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Manganese concentrations in Scottish groundwater

By Sally C. Homoncik, Alan M. MacDonald, Kate V. Heal, Brighid O Dochartaigh and Bryne T. Ngwenya

Abstract

Groundwater is increasingly being used for public and private water supplies in Scotland, but there is growing evidence that manganese (Mn) concentrations in many groundwater supplies exceed the national drinking water limit of 0.05 mg l− 1. This study examines the extent and magnitude of high Mn concentrations in groundwater in Scotland and investigates the factors controlling Mn concentrations. A dataset containing 475 high quality groundwater samples was compiled using new data from Baseline Scotland supplemented with additional high quality data where available. Concentrations ranged up to 1.9 mg l− 1; median Mn concentration was 0.013 mg l− 1 with 25th and 75th percentiles 0.0014 and 0.072 mg l− 1 respectively. The Scottish drinking water limit (0.05 mg l− 1) was exceeded for 30% of samples and the WHO health guideline (0.4 mg l− 1) by 9%; concentrations were highest in the Carboniferous sedimentary aquifer in central Scotland, the Devonian sedimentary aquifer of Morayshire, and superficial aquifers. Further analysis using 137 samples from the Devonian aquifers indicated strong redox and pH controls (pH, Eh and dissolved oxygen accounted for 58% of variance in Mn concentrations). In addition, an independent relationship between Fe and Mn was observed, suggesting that Fe behaviour in groundwater may affect Mn solubility. Given the redox status and pH of Scottish groundwaters the most likely explanation is sorption of Mn to Fe oxides, which are released into solution when Fe is reduced.\ud \ud Since the occurrence of elevated Mn concentrations is widespread in groundwaters from all aquifer types, consideration should be given to monitoring Mn more widely in both public and private groundwater supplies in Scotland and by implication elsewhere.\ud \u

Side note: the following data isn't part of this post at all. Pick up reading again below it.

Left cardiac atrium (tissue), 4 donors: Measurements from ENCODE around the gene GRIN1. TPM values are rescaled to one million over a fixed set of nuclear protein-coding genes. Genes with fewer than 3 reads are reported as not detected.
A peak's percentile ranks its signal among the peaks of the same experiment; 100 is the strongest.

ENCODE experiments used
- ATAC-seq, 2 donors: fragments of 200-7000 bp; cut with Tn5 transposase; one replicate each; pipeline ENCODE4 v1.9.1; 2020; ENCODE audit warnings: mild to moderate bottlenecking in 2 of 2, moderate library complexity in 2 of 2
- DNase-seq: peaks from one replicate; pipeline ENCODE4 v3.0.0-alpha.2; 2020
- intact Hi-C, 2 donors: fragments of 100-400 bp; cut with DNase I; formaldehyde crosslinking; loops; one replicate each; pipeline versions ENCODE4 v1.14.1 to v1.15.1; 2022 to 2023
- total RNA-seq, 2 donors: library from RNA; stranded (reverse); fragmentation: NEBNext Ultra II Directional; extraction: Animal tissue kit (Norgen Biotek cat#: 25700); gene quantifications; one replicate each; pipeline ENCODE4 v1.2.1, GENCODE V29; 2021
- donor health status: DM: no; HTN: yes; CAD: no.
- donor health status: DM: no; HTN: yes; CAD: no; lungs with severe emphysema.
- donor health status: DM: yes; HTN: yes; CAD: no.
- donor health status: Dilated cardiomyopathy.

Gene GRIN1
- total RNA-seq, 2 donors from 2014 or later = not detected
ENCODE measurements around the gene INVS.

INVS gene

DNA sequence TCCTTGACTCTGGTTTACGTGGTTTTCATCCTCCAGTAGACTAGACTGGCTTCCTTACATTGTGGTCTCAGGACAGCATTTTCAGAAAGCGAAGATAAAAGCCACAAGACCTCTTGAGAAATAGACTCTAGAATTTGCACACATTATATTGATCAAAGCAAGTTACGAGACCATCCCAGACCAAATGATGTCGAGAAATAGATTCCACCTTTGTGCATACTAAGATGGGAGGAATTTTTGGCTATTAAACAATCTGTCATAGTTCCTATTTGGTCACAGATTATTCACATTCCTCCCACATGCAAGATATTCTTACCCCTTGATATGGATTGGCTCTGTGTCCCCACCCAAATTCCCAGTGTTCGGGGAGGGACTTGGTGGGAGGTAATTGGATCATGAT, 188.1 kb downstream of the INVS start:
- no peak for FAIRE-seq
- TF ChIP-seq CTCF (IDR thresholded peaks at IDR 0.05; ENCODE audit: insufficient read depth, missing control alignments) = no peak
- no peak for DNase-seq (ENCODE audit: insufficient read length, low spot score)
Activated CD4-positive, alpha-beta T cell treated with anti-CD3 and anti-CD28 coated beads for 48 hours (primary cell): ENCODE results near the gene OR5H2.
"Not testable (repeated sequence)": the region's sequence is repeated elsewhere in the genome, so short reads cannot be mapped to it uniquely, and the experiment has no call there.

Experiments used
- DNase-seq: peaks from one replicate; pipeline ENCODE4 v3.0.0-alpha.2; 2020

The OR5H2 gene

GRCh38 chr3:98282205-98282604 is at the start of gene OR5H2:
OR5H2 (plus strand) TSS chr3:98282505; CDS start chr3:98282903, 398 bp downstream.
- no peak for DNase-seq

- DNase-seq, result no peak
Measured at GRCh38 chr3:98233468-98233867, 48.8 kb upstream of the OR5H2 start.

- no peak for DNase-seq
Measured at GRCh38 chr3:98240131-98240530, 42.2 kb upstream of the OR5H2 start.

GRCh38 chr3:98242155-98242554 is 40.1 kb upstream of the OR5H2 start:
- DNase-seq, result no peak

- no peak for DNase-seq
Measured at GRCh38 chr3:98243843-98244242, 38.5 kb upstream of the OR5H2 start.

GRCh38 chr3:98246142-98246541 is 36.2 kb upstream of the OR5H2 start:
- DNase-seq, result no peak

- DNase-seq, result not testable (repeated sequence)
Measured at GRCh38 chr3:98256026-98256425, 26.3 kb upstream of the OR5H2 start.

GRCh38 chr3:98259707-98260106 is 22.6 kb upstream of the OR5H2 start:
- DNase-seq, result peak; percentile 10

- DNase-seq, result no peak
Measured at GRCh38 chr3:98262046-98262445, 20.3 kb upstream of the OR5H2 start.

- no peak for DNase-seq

Publisher: Elsevier
Year: 2010
DOI identifier: 10.1016/j.scitotenv.2010.02.017
OAI identifier: oai:nora.nerc.ac.uk:9665

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